It is safe to note that the Alien movie franchise is a vivid depiction of the society of the time the movies were cut. There is a struggle between the gender roles and perception of women by different parts of the society. Whereas the era of filming the Alien franchise was dominated by the man, Ridley Scott chooses to empower women by producing a movie with male protagonists. The franchise was received well by the audience, but the critics were quick to point out the errors of the films. Society perceived men to have the more dominant roles. However, the Alien franchise casts women to play more masculine roles and have masculine characters. During Ripley’s incarnation, the company for which she worked notices that she has changed into an alien. She is more sinister than they ever expected and has grown to possess monstrous and dark post human superpower.

The clone and the resurrected queen alien are a threat to the patriarchal order and society. This is because they combine the power of a human being and an alien. This brings forth a new race into existence. This race, being a reproduction from of two females, is an indication that women no longer need men for reproduction. This is a threat to society and an indication of the rate at which men are being replaced by the dominantly growing female society. Male and female genders are opposite (University of Leicester). There are many differences in the way men and women work, communicate, achieve success and the needs they have. Aliens are reflection of the society and the constant struggle for identity and approval that continues among the members of it.

According to fundamental principles prevailing in the society during the 1970s and the 1980s, men were dominant over the women.. Ridley Scott, in casting the protagonist and the grotesque creature using female characters, went against the norm and indicated the ease with which society could change and have different forms of leadership. The death and resurrection of Ripley could be an indication of the manner and ease with which the society could change. There are different aspects of the society that need to be changed, and unless the citizens agree to steer change in the direction they would like it to proceed, there is bound to friction between the commanding authorities.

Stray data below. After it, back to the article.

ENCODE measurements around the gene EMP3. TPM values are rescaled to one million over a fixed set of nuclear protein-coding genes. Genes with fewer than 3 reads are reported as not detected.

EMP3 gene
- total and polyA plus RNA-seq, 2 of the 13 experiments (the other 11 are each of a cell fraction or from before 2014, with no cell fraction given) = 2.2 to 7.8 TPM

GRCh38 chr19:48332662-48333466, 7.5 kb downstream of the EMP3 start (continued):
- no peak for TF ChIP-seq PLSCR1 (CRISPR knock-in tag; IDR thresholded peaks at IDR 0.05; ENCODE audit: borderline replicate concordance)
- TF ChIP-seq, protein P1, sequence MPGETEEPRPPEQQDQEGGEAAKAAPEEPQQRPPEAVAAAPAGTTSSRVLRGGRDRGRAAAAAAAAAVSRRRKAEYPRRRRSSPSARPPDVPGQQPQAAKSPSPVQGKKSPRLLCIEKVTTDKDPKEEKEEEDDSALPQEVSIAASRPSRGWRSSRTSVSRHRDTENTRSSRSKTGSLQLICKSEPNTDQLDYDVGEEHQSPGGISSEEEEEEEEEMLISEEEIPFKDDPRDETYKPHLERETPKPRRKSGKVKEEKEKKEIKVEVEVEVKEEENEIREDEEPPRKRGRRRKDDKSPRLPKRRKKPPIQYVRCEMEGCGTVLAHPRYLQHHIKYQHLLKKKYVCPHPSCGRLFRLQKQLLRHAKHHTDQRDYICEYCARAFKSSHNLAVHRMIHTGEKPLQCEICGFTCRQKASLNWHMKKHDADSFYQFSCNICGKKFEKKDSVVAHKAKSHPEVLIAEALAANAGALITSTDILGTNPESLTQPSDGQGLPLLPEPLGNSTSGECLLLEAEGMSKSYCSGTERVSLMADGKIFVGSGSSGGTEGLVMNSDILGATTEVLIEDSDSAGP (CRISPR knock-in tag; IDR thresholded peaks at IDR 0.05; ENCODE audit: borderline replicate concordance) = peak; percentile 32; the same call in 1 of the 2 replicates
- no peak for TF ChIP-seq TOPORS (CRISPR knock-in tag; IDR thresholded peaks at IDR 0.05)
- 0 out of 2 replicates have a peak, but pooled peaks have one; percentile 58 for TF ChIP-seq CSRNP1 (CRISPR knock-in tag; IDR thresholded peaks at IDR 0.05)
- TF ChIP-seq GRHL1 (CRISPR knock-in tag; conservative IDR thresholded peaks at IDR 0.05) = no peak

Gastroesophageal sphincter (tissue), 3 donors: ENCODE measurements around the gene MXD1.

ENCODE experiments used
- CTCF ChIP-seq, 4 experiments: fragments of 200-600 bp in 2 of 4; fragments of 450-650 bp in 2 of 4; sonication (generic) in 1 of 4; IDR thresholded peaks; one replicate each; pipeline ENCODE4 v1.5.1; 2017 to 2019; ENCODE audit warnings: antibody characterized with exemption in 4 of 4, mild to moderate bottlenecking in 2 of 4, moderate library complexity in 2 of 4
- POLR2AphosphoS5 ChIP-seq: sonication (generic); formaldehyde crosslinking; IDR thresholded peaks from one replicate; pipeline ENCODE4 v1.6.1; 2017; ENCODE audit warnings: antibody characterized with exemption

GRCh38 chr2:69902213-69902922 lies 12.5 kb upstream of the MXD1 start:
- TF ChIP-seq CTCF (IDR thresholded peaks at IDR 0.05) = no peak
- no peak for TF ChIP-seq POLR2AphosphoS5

The bravado with which Ridley Scott cast and produces the movie is admirable and is a subject to studies by other directors. This was an unexpected move that portrayed the events in the society and women’s desire to change the dynamics of the male dominated society. It was a time when society perceived women to be the weaker gender, and did not associate them with strong roles such as that of the alien protagonist. As witnessed in all the movies in the franchise, there is a reversal of the roles, not only in the world but also in the film. The society’s view of women has altered over the years to represent individuals who rule and take dominant positions.

There are many women in leadership roles which is interconnected with the Alien’s director view on women in the movies.  The actions of the grotesque creature responded to the expectations of the society. Whereas the audience expects the alien to have a man character, Ridley Scott casts a woman in the lead role. Another protagonist, Ripley is also a woman. They have strong masculine qualities that they use as survival tactics throughout the development of the franchise. The development of the plot is an eerie depiction of the events that were taking place in the society at that time. There is role reversal where the once gentle caregiver, the woman is depicted as a vicious grotesque and masculine creature whereas a man is depicted as a weak creature that is easily abused and has the power to give birth (Dietle, 2012).

This is compounded with the fact that, in the first film of the franchise, the survivor was a woman who used her wit and masculine character to outwit the alien and earn another chance of survival. The Alien film franchise described and depicts, in detail, the manner with which roles in the society have reversed. Society is unforgiving at times, and Ripley Scott portrayed this nature through his movies. The alien franchise follows different contentions; women when men are giving birth to alien babies, and men when women are reproducing without interaction. Although the movie contains many gender stereotypes,  the revolutionary ideas on women emancipation are represented through featuring women as the main characters (Ripley and female Alien), depicting reproduction without involvement of the both sexes, making both women and men bodies incubators for the alien embrions. (University of Leicester)